I have a 1993 Pontiac grand am. 2 Years ago when I bought the vehicle, I put my old CD player in. Well, it has power, but the speakers gave me no sound(all 4 of them). I thought, OK, it's an old CD player, so it's junk. I put the factory radio back in and it worked fine. :thumbs:
Yeasterday, I bought a brand new CD player. Worked fine for a day, but this morning, the speakers cut out(and it was still playing my CD, and power is still on to radio). :cussing: All 4 speakers cut out, and it is wired correctly.
So I have no clue now. I don't want to take it somewhere to have it fixed unless I ABSOLUTELY have to. Any suggestions of what this problem is will be very helpful, I've put in so many CD players before and I know what I am doing. But now I'm lost. :banghead:
Thanks in advance!
there could possibly be a short from one of the speakers, causing the rest to cut out...not 100% sure though
the stock speakers in some cars have a low ohm value .check the
speakers.common speaker impedance is 8 ohms.if the value of some stock
speakers have been designed specifically for a stock deck,i have seen some with 2.8 ohm impedance .the problem is ,they will draw too much current and blow the output ic (integrated circuit) .if the stereo that you just put in was designed for 8 ohm speakers,that might be the problem.it gets worse than that.if the front and rear speakers are in parralell,the resistance can be half the ohm value.for example,if 2 8 ohm speakers are in paralell the resistance will be 4 ohms.if the output devices in the stereo get overheated ,they will blow out quite easy.take the new stereo out and have it bench tested out of the car.if it checks out ok,check the speaker impedance values.if they are a low resistance,what you can do is install a cd stacker.it can have a device know as an FM modulator.it will broadcast an fm signal to your factory deck.dial up say 88.1 fm,and you can listen to a cd.if that is not something you wish to do,and you have low ohm speakers,add a 4.7 ohm (10 watt power type)resistor in series with each speaker.you will lose some power,but it will not cook the outputs in the new deck.if you have 8 ohm speakers,then you must have a short somewhere that is blowing out the audio.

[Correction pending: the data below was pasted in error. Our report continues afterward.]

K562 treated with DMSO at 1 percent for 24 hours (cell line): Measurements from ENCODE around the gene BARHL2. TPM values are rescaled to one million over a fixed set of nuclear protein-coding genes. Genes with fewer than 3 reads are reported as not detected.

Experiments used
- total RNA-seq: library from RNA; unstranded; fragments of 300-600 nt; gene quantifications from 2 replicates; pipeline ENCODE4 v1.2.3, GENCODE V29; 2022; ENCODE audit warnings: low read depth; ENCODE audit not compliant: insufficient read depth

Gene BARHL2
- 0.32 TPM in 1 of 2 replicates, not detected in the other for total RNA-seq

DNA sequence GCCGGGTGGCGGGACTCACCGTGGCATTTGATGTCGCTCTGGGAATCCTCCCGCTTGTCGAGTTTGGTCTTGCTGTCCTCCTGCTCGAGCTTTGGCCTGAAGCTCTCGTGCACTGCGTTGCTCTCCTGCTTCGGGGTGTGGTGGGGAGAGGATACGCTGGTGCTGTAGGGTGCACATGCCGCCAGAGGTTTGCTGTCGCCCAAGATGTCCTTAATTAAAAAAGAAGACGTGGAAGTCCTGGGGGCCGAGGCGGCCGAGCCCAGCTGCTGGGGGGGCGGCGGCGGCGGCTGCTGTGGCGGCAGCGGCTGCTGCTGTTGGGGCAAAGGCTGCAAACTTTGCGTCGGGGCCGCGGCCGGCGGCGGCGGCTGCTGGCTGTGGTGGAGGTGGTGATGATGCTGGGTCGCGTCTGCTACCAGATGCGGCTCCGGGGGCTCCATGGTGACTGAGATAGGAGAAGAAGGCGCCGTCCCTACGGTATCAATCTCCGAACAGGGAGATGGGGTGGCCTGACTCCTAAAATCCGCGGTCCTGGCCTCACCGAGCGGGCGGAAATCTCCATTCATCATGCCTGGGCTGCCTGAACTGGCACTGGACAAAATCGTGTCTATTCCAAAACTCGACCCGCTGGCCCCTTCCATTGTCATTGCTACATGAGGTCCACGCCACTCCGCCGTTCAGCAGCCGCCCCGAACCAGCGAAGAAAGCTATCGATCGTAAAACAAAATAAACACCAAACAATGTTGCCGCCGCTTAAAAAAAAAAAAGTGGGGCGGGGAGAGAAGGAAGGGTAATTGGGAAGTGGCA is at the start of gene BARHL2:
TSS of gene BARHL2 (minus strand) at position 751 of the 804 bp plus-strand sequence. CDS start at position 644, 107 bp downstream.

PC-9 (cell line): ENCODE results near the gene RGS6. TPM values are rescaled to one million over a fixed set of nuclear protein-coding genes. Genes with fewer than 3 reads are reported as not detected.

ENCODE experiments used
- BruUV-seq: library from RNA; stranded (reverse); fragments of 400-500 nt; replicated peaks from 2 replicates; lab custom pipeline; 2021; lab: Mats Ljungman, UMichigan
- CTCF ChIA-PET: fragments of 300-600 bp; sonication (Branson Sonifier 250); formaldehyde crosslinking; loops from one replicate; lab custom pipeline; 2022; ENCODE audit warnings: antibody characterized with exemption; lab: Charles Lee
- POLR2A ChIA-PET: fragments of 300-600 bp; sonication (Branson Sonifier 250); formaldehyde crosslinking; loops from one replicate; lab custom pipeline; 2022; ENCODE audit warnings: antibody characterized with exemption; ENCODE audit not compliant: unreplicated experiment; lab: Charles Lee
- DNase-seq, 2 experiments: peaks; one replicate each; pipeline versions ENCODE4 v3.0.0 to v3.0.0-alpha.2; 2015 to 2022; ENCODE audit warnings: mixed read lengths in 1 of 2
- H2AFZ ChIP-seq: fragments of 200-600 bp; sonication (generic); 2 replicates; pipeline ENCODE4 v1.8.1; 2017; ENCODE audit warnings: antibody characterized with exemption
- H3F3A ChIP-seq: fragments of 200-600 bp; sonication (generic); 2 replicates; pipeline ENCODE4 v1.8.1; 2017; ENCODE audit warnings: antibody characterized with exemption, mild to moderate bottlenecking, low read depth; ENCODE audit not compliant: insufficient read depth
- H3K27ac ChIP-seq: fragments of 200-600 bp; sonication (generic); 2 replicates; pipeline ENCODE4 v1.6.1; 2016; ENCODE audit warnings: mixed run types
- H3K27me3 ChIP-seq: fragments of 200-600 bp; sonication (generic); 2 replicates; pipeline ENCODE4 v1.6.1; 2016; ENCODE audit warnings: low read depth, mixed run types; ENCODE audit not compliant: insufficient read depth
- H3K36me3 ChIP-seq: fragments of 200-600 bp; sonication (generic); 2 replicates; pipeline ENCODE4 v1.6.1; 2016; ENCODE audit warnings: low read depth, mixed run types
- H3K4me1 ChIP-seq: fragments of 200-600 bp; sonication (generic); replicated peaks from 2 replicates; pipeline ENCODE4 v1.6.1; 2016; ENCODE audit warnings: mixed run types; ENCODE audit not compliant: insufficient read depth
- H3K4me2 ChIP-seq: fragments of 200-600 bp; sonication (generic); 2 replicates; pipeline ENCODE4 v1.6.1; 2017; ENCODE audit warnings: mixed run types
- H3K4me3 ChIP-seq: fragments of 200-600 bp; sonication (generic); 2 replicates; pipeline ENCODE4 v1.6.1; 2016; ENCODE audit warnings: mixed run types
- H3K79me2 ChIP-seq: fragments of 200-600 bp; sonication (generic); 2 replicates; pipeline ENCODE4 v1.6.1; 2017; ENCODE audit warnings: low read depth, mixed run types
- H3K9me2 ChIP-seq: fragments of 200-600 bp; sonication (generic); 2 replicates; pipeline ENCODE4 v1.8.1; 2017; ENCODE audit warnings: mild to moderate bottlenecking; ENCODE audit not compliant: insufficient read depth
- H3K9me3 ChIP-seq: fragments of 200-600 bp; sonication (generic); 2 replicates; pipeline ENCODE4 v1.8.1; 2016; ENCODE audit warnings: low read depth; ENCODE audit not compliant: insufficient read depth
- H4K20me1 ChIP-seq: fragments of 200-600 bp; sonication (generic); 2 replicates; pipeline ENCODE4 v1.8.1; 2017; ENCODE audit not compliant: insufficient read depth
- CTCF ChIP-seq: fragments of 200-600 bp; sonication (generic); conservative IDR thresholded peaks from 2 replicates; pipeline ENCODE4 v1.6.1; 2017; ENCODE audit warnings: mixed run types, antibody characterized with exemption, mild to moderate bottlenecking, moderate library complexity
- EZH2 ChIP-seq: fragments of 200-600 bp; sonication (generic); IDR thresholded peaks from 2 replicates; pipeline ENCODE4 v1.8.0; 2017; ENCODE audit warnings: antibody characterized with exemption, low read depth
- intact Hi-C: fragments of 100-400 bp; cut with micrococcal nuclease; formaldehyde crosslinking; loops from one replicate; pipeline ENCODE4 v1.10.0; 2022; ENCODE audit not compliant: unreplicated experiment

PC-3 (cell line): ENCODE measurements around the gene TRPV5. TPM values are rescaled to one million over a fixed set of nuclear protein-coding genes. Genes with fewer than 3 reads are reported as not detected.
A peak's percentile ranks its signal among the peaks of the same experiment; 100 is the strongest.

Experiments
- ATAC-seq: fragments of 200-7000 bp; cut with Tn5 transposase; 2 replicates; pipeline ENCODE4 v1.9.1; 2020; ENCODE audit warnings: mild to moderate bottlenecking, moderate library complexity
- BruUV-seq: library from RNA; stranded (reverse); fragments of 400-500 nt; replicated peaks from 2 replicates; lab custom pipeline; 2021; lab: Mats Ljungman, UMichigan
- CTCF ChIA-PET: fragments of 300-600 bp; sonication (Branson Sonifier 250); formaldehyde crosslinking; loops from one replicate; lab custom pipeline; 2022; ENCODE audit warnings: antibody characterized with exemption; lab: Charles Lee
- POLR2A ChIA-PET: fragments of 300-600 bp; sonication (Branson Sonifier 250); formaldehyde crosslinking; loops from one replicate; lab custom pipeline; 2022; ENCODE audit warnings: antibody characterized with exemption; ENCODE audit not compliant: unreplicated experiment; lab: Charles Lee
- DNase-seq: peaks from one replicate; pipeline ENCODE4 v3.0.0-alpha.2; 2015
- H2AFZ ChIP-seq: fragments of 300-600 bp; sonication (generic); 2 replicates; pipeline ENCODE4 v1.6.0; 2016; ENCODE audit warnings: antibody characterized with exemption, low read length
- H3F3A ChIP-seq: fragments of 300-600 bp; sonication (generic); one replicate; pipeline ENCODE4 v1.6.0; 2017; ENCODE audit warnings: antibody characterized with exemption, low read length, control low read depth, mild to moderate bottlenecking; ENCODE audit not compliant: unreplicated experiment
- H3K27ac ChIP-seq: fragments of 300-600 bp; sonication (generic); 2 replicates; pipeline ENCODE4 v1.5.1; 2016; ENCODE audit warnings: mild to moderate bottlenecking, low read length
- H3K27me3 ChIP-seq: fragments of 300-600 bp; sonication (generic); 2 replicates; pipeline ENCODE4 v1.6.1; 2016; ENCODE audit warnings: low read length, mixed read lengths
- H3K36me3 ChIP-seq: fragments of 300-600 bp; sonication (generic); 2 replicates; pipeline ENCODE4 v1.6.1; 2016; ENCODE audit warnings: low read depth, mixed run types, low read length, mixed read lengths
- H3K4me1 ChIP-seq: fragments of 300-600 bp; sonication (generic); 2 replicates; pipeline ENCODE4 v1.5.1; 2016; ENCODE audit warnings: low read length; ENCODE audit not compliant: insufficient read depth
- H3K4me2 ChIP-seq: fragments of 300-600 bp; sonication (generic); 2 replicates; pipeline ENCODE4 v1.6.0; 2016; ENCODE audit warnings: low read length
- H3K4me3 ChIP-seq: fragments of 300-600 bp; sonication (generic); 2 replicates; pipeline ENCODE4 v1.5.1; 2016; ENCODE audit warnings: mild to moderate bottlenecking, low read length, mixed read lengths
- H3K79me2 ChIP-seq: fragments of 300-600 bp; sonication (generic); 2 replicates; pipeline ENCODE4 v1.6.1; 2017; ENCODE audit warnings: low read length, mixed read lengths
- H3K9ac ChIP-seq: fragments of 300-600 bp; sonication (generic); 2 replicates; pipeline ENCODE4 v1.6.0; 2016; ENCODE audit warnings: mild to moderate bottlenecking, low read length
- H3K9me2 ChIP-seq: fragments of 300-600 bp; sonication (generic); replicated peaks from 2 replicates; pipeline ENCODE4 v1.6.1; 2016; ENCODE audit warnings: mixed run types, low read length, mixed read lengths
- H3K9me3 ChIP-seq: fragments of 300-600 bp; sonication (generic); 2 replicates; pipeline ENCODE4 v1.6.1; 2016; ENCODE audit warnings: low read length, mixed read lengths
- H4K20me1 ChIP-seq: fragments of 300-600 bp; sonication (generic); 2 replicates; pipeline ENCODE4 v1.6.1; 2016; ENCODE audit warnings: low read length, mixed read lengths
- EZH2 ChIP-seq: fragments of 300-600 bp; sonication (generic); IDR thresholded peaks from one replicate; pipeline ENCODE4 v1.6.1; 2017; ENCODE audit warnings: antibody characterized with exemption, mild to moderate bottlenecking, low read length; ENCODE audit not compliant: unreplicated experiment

its highly unlikely that all the speakers are shorted.if the ohm value of the speakers is less than 8 ohms,it will draw too much current and blow the output chips in the deck.i have seen some stock decks with 2.8 ohm speakers.i would put the stock deck back in and wire a cd stacker that has a FM MODULATOR.it will broadcast an fm signal,just like a radio station and you can dial it in on the fm band .usually it is a 88 mhz frequency range . speakers are 8 ohms,not say 6 or 4 ohms,then I would take out the deck that just went silent on you and have it bench tested.put the stock deck back in and see if it works.if it does,then your speaker impedance is PROBABLY TOO LOW A VALUE .there is one other possibility:some gm stereos are common ground.that means that one wire on all speakers is connected to ground.all the new decks have a floating ground,which means that 2 wires MUST be run to each speaker.one plus ,one minus.IF YOU HOOK A COMMON GROUND SPEAKER SYSTEM TO FLOATING OUTPUT,THERE WILL BE 12 VOLTS DC ON THE SPEAKER TERMINALS AND THE DC WILL COOK THE VOICE COILS IN THE SPEAKERS.take a dc voltmeter and measure across the speakers,it should read 0 vdc.if there is any dc there,thats the problem.
The speaker cannot take the amount of sound coming out of the new cd player
cause it was made for the original radio. that why your original radio
works but the cd does not. Check the out put of the speakers and hope
everything will be okay.
the original gm stereos are 20 -30 watts per channel,some are more or less than that value,but most modern decks are 30 to 40 watts per channel.unless you are using a separate power amp,the likelyhood of frying all the speakers is unlikely,because it would become very distorted,before the speakers blew.besides,the original deck was put in after the one that was put in 2 years ago went dead,and it worked.that means the speaker are not blown.the 2 year old deck was probably better at handling a low impedance.i still say the best solution is to put the stock deck back in and put in a cd stacker.
I agree ... doesn't sound like the speakers are blown, but a low impedance
speaker may cause trouble with the head unit outputs due to the tendency
for excessive current draw.
Make sure you match speaker impedance with output impedance.